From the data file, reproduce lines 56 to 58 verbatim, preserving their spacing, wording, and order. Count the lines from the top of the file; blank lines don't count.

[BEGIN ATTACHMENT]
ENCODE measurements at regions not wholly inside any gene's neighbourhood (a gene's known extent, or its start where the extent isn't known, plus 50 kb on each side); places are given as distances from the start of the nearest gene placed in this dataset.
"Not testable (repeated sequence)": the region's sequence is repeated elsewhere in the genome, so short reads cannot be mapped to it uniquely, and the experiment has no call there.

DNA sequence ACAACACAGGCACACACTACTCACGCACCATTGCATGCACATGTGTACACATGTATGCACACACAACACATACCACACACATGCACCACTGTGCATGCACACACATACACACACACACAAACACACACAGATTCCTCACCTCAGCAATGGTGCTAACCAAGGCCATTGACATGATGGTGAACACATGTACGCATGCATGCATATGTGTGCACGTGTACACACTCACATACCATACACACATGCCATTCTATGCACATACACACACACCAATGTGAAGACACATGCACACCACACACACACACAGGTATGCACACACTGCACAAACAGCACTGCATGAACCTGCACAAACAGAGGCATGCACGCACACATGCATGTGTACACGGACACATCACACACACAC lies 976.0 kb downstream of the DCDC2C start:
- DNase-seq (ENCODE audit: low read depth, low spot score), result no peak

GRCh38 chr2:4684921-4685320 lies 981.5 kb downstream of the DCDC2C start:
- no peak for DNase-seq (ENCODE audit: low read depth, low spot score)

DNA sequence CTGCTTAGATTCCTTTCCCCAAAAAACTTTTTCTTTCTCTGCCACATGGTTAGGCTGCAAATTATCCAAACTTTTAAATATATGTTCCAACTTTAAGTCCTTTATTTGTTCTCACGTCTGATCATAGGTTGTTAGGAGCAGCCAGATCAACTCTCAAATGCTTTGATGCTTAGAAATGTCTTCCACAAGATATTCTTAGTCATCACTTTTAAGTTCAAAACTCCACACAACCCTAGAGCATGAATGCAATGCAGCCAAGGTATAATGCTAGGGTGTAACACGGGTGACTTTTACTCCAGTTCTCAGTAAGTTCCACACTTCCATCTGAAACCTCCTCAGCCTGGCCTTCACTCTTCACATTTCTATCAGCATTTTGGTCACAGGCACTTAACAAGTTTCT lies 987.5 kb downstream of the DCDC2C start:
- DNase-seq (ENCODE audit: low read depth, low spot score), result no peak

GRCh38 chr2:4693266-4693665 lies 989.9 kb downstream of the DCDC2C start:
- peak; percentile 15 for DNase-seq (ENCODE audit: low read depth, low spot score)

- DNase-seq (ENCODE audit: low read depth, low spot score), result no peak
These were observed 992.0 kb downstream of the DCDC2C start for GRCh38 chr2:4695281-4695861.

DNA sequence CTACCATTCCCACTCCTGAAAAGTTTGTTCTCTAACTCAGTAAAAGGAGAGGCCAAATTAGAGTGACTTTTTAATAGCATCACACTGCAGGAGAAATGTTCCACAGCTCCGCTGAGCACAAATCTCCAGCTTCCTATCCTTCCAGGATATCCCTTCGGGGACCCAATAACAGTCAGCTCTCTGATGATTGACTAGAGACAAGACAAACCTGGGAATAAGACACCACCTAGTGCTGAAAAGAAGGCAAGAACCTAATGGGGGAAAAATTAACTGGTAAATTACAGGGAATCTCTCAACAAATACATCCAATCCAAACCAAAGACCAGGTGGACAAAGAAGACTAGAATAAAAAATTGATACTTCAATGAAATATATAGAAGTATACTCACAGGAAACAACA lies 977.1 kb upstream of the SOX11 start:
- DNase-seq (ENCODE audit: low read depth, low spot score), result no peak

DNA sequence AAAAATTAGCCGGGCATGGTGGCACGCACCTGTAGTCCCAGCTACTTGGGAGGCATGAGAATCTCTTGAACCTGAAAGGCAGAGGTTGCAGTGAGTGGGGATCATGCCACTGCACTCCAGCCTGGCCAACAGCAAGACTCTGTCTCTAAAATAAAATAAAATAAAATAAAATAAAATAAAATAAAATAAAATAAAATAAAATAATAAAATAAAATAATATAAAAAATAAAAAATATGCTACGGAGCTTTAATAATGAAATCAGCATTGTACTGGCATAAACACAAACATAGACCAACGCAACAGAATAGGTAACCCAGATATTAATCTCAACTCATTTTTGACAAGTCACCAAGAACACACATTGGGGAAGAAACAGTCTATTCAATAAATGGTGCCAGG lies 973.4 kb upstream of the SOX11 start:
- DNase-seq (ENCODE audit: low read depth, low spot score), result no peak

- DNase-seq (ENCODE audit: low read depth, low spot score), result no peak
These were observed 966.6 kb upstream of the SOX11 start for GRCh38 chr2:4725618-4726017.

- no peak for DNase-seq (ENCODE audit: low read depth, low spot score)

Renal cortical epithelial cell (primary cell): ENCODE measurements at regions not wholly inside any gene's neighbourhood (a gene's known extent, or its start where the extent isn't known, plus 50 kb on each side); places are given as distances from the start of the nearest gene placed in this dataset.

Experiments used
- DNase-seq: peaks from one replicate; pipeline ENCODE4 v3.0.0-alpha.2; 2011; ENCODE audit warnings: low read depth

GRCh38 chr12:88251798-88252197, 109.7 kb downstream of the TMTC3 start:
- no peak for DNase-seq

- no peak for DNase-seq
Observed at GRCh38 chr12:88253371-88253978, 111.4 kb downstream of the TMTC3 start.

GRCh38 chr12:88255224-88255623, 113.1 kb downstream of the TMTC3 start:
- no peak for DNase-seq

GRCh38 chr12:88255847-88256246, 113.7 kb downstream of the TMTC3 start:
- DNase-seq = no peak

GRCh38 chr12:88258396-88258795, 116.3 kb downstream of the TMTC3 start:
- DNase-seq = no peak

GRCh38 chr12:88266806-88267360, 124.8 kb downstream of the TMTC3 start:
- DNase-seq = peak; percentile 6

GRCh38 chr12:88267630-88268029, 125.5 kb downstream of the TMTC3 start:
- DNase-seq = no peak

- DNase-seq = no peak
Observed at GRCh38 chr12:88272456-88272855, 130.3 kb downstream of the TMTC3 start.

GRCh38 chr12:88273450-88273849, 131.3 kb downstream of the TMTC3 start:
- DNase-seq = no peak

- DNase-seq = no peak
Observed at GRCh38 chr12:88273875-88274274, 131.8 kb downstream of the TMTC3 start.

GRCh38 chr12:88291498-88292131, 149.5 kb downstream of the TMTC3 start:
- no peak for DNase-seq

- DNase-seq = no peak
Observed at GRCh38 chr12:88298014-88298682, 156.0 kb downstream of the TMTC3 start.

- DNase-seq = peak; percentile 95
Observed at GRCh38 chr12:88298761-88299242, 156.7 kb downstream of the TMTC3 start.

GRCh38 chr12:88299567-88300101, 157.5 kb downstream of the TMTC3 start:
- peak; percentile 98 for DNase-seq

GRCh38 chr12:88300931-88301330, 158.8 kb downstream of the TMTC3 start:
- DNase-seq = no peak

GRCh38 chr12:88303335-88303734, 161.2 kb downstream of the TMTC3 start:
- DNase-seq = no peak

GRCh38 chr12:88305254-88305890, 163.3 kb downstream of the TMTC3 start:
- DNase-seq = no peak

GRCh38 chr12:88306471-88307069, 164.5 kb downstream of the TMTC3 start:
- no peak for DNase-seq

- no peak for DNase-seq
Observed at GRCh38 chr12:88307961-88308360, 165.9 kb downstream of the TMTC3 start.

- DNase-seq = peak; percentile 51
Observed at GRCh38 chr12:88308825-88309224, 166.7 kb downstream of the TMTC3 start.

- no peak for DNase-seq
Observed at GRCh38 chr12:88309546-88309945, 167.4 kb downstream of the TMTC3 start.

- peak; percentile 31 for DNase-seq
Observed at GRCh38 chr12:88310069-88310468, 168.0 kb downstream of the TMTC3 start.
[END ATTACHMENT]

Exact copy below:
- DNase-seq = no peak

GRCh38 chr12:88306471-88307069, 164.5 kb downstream of the TMTC3 start:
- no peak for DNase-seq